How much work is done by the host CPU and how much is done by the massive GPGPUs?

    1. bazza Silver badge

      Well, on Fugagku the answer is 100% in the CPU, and it hasn't got GPUs at all.

      Though that is a stretch, because the actual work is done in the honking great vector unit Fujitsu bolted on to the side of the ARM core. So, saying that it's ARM / Linux in HPC is actually a bit misleading: the ARM core itself isn't much used, and the Linux part is also kinda irrelevant to the performance too; the same vector object code executed within any other OS would run the same way.

      The things that make a really good supercomputer these days are compute nodes where vector processing, node-interlink and RAM interface are all on one piece of silicon. This is what the Japanese have done; they bolt in the Tofu interconnect on the chips too. That gives an immense fixed interconnect architecture that has minimal latency at a lot of throughput.

      The Tofu interconnect is the secret sauce that makes Fugaku's performance accessible in real applications. Nodes are not stymied waiting for data to arrive.

      Compute by the Interconnect

      I'm not sure about Tofu, but I've seen similar interconnects / fabrics that actually perform some algorithmic steps, saving having to perform them on the CPU. For example, say the algorithm to be executed involves a lot of matrix maths, and some of the operations are matrix transpositions. For a program to do that on a CPU, it's just a non-linear memory copy that's not particularly fast because data is written not in sequence. However, some interconnects can perform the matrix transpose whilst moving the data between nodes (afterall, it's a data rearrangement). What this means is that, with the algorithm divided between the CPU and the interconnect, you can get quite a speed increase.

  4. Fazal Majid

    Only if China pushes hard

    The main driving force behind RISC-V is China's need to wean itself off dependence on Intel and ARM architectures subject to US sanctions, which is why all the major Chinese tech companies like Huawei, Baidu and Alibaba have RISC-V chip design teams, although how far they can get with the US also sanctioning cutting edge fab technology is anyone's guess. The Chinese government also obviously has HPC needs and will support this.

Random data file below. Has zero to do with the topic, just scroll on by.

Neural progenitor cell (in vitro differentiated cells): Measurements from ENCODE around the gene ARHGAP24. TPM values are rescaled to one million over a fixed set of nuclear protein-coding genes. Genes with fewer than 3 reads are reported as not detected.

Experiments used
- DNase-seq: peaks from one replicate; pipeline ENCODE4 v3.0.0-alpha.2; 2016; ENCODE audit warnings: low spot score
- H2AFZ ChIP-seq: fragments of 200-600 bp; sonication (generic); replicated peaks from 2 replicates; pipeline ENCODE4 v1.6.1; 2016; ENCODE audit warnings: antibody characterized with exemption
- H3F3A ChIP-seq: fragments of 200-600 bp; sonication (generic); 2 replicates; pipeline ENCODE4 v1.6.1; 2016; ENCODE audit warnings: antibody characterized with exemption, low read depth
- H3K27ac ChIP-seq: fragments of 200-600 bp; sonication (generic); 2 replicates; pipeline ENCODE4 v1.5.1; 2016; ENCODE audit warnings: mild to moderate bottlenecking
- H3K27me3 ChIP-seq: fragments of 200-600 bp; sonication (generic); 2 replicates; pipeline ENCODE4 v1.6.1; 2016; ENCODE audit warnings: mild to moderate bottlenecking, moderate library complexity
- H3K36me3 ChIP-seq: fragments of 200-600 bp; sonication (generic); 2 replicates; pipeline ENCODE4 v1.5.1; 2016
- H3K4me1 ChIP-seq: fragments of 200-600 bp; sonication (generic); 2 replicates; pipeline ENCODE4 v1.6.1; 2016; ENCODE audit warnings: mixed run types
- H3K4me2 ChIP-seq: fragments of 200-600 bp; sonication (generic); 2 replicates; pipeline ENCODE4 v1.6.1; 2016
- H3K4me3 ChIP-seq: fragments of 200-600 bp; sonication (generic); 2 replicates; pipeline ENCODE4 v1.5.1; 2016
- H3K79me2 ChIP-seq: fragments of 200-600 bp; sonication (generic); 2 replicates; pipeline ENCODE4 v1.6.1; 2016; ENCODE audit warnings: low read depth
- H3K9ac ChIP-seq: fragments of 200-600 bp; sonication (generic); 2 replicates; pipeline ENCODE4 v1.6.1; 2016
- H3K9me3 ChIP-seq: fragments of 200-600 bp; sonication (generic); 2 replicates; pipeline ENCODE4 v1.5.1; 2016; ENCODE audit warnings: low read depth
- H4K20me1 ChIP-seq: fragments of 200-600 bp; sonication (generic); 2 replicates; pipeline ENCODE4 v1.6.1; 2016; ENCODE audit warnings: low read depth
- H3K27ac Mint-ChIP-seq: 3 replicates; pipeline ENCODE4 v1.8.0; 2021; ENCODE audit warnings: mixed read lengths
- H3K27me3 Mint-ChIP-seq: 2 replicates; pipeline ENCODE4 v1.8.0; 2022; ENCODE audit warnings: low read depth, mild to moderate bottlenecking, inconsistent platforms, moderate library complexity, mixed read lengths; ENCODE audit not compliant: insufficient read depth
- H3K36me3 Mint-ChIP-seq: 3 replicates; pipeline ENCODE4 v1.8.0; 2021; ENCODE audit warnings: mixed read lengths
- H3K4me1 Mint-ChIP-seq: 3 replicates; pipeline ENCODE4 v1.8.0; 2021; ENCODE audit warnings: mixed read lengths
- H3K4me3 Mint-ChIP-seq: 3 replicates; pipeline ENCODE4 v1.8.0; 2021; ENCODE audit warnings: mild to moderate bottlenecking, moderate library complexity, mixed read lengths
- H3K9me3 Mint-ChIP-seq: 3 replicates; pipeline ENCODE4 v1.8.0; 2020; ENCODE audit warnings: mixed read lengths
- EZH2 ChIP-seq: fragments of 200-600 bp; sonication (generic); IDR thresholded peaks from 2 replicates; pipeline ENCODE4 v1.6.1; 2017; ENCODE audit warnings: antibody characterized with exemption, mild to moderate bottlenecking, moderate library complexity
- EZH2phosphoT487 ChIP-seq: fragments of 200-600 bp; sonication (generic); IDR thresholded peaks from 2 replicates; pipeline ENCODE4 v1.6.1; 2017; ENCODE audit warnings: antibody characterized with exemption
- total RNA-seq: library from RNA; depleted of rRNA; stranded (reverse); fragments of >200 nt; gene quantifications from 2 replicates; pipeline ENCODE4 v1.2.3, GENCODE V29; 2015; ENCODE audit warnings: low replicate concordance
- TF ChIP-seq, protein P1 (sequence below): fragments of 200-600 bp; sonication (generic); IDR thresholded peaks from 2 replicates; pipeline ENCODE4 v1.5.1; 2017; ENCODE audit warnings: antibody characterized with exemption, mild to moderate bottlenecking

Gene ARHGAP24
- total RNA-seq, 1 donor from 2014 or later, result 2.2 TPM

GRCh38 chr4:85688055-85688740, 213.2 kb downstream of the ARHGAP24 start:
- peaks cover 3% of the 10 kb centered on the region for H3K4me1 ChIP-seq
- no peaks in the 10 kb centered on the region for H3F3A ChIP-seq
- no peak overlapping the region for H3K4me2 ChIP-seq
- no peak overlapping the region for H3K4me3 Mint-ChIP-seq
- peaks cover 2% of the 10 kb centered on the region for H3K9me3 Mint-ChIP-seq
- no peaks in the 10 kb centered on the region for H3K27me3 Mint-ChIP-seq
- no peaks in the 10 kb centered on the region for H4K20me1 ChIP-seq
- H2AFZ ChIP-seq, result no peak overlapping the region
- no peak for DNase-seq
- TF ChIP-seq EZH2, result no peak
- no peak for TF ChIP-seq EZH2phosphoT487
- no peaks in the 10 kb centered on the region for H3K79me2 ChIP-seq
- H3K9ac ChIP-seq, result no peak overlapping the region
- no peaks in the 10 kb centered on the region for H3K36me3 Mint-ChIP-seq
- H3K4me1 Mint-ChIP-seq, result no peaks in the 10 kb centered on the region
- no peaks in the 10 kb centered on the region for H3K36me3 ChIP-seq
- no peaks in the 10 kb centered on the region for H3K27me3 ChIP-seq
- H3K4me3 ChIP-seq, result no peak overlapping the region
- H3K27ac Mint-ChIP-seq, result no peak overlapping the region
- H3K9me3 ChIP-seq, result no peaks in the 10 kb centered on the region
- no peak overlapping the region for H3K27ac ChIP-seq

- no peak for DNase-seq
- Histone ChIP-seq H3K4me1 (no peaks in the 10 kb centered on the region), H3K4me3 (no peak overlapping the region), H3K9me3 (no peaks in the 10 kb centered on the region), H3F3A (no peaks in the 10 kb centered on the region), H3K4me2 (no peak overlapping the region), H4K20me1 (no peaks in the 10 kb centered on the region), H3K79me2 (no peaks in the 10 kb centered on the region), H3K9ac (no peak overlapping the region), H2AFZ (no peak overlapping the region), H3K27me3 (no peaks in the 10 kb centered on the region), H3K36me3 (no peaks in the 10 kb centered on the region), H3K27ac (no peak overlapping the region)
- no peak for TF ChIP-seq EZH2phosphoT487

That said, RISC-V CPU performance is still far behind x64 and arm64.

    1. Scene it all

      Re: Only if China pushes hard

      Isn't a lot of the high tech fab stuff from Taiwan and Netherlands?

    2. Bruce Hoult

      Re: Only if China pushes hard

      “That said, RISC-V CPU performance is still far behind x64 and arm64.”

      Obviously, because RISC-V started much later.

      Currently off-the-shelf RISC-V SBCs are 3-4 years behind ARM. When the Intel/SiFive Horse Creek product ships in around six months, it will be a little over 1 year behind the RK3588 ARM boards. Ventana and MIPS have announced chips near current x86 and Apple chips, so I guess they’ll be shipping in around 2 years.

      RISC-V is several years (not decades) behind, but catching quickly.

    3. Jason Bloomberg Silver badge

      Re: Only if China pushes hard

      The main driving force behind RISC-V is China's need to wean itself off dependence ...

      It's not just China doing that but India too, and others who wish to have 'sovereignty', not be beholden to Uncle Sam's diktats and whims as self-proclaimed global policeman.